By using Portainer’s GitOps features and the “Portainer Edge Agent,” Innocens can quickly and securely deploy to individual hospital environments. This technology ensures compliance with security policies and standards for medical device software, which is crucial for the installation and management of medical applications.

"Because Portainer's GitOps feature listens to our existing repositories, it allows us to easily update many deployments at once. This, in turn, makes it possible for us to create pipelines that force the deployment files to comply with all our policies."

"We see lots of interest from the healthcare sector and we experience a stronger will to adopt several best practices from other industries, especially when it comes to automatizing IT processes. Portainer is very proud to be part of Innocens’s solution with its fascinating purpose.”

Jolan Depeter (lead software developer), David Van Laere (CEO) from Innocens, Tobias Mühlnikel (CPO & CTO Edge Business Unit) from Portainer.io and Charlie Beirnaert (CTO) from Innocens
Jolan Depeter (lead software developer), David Van Laere (CEO) from Innocens, Tobias Mühlnikel (CPO & CTO Edge Business Unit) from Portainer.io and Charlie Beirnaert (CTO) from Innocens

Such policies are crucial for Innocens, as well as for other manufacturers of medical devices. The new European regulation for medical devices requires a very closely monitored environment for software deployment. It must be strictly controlled which version of the software is deployed when and by whom. This is not only important to comply with regulations but, more importantly, to ensure patient safety. Portainer’s integrated role-based access controls and activity logs also ensure that no accidental or unauthorized changes occur.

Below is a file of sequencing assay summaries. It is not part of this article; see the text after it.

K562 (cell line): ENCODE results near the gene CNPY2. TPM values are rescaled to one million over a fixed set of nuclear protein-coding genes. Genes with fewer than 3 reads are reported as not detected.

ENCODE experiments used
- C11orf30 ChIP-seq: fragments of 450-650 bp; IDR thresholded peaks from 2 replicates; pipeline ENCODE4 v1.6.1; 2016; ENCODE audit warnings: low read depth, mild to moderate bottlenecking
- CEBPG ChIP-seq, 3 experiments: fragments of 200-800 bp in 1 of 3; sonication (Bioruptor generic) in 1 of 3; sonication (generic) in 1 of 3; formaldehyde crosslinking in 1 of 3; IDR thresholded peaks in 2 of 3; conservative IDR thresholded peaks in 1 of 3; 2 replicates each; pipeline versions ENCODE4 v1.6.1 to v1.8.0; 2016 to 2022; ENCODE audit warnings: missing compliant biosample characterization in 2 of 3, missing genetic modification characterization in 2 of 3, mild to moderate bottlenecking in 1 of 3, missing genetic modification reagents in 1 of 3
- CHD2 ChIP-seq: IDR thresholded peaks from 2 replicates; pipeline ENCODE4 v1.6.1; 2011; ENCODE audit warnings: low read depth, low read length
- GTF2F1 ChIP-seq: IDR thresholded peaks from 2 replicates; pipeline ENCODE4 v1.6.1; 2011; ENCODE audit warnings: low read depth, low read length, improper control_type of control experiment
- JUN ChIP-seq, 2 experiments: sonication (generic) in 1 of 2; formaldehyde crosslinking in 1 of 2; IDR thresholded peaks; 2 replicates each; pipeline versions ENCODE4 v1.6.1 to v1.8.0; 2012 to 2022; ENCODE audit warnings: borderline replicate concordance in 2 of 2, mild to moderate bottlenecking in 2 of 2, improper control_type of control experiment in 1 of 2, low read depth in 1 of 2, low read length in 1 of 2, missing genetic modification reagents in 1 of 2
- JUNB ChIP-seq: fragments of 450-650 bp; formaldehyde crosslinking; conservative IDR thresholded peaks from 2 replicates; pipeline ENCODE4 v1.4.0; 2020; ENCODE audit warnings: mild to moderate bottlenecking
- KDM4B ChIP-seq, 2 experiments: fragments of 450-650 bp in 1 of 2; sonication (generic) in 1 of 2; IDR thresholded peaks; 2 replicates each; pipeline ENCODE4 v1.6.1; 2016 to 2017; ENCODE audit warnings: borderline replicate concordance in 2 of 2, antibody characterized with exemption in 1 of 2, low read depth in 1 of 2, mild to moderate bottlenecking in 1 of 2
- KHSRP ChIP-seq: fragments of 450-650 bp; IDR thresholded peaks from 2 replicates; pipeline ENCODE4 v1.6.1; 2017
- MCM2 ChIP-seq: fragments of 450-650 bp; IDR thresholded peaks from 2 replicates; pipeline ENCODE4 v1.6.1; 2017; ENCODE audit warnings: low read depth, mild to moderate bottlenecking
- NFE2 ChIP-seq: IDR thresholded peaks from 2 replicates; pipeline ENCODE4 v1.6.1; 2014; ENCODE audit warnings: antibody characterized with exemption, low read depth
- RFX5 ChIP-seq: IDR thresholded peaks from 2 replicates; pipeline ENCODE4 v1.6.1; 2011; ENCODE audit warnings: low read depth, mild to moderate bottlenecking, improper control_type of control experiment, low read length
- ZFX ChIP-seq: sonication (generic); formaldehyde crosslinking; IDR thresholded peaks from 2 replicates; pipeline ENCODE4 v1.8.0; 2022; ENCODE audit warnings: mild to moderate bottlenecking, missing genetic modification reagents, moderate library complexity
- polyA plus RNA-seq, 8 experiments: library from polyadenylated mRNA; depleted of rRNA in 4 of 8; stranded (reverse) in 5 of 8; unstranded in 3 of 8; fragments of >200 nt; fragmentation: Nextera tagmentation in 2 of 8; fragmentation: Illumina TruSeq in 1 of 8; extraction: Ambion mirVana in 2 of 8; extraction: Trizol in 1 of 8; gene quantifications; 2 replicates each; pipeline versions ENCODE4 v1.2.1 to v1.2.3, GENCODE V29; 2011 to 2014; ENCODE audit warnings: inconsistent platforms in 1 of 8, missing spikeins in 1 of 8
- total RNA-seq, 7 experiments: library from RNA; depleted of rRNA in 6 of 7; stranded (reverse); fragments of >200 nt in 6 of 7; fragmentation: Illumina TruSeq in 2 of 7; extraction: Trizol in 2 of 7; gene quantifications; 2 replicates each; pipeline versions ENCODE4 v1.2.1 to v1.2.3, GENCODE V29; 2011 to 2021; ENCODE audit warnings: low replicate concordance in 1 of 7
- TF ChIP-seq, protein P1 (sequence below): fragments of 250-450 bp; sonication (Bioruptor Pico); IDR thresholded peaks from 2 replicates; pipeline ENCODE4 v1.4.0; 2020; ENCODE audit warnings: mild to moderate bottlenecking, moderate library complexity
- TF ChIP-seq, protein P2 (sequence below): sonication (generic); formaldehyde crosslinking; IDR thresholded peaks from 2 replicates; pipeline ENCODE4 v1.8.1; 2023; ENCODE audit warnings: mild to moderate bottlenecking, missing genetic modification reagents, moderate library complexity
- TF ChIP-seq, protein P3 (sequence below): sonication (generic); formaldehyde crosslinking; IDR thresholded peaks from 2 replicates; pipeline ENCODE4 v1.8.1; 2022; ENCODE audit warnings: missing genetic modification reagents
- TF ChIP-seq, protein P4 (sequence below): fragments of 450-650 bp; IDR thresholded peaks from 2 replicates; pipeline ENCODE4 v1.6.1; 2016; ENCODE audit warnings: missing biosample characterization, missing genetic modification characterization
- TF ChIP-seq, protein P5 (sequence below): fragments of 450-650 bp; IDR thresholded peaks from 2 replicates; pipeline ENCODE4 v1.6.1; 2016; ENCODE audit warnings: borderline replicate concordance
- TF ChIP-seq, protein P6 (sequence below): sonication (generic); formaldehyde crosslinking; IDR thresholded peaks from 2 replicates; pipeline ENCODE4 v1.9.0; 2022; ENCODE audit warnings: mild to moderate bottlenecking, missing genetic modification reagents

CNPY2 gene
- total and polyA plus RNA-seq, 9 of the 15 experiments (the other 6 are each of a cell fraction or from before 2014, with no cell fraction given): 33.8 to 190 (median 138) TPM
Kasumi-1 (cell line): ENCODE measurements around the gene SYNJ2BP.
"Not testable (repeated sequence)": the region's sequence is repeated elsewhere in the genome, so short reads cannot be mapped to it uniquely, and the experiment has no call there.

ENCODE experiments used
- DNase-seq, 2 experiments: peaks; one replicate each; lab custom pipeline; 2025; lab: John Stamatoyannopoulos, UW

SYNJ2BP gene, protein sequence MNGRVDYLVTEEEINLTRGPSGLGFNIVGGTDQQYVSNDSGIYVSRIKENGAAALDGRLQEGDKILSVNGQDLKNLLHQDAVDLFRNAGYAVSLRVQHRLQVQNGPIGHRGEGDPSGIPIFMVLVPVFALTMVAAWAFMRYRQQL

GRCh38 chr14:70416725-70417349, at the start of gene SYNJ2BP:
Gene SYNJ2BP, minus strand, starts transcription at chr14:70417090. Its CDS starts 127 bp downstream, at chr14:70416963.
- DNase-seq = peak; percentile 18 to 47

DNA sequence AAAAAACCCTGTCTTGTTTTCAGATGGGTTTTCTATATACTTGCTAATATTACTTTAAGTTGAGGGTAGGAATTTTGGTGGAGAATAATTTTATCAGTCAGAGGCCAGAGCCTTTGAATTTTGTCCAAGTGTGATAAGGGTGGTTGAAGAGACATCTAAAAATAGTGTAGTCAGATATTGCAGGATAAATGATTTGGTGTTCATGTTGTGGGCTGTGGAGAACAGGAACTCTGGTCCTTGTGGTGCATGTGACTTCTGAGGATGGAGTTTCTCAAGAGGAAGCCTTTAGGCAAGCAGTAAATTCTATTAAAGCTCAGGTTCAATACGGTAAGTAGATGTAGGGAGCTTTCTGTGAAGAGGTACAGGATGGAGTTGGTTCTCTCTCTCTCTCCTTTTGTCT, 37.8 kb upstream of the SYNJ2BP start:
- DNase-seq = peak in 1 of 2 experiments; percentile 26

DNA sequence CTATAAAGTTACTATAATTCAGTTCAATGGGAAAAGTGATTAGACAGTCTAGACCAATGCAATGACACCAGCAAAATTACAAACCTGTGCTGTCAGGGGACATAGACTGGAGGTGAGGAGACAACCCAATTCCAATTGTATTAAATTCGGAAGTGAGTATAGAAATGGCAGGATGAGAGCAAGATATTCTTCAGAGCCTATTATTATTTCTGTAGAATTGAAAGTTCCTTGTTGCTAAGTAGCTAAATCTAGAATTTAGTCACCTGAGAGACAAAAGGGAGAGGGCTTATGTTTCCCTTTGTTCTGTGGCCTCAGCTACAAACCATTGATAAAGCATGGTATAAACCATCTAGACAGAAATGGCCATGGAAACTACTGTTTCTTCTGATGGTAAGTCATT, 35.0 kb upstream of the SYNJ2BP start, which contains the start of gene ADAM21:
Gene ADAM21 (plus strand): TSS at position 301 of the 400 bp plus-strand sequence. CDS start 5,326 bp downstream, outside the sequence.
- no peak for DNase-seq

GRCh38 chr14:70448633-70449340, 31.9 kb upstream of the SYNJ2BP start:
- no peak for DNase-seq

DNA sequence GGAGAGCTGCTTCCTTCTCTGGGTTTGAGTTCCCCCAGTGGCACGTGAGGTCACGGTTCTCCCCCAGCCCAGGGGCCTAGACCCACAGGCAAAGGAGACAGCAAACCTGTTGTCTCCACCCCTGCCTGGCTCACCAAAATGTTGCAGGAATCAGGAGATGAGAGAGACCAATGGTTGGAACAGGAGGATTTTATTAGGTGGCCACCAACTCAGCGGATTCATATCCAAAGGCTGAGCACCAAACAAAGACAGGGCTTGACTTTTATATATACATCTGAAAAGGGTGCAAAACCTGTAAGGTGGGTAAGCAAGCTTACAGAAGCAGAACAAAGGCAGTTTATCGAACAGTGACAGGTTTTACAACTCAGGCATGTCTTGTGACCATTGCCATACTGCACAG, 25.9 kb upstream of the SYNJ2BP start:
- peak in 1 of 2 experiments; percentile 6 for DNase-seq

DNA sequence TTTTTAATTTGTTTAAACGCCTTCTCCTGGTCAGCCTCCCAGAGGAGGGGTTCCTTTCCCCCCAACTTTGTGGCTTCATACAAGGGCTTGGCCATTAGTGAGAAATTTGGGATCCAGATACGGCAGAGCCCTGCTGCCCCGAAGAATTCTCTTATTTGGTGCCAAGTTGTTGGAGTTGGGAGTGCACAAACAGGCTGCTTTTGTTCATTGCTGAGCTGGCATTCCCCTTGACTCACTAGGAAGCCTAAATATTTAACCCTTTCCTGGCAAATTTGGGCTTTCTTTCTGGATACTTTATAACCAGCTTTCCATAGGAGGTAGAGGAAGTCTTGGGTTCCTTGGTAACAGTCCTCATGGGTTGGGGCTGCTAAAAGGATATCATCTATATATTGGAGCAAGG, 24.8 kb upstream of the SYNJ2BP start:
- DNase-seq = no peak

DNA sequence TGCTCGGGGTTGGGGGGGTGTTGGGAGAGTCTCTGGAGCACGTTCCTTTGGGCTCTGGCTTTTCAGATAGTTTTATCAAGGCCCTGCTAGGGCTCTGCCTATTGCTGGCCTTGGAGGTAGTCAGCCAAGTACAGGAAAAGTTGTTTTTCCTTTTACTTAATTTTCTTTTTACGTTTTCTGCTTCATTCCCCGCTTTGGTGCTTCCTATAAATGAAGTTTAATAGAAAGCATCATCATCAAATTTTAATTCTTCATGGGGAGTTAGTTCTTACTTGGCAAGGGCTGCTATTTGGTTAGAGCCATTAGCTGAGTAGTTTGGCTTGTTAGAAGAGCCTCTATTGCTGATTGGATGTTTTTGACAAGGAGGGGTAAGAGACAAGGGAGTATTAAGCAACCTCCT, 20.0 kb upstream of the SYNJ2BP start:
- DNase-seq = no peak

The Result: Improvement of Neonatal Intensive Care and Easier Management and Updating of Software Installations

Although Innocens and its technology are still in the validation phase, the partnership with hospitals and the implementation of Portainer show the potential to significantly improve neonatal intensive care. The solution promises a scalable and compliant platform for the future of medical devices in healthcare, not only increasing patient safety but also promoting research and development of new algorithms and treatment methods.

The collaboration with several hospitals and the use of Portainer as a management tool represent an important step in validating the clinical effectiveness of the technology while simultaneously creating a framework for future innovations. This approach enables Innocens to realize its vision of improved patient care through digital technologies while meeting the challenges related to data protection and technical requirements in healthcare.

Initial studies show that the technology and the comprehensive AI module can capture a large number of sepsis episodes with a very low alarm rate. Clinical trials are underway to validate the clinical effectiveness of the technology.

In application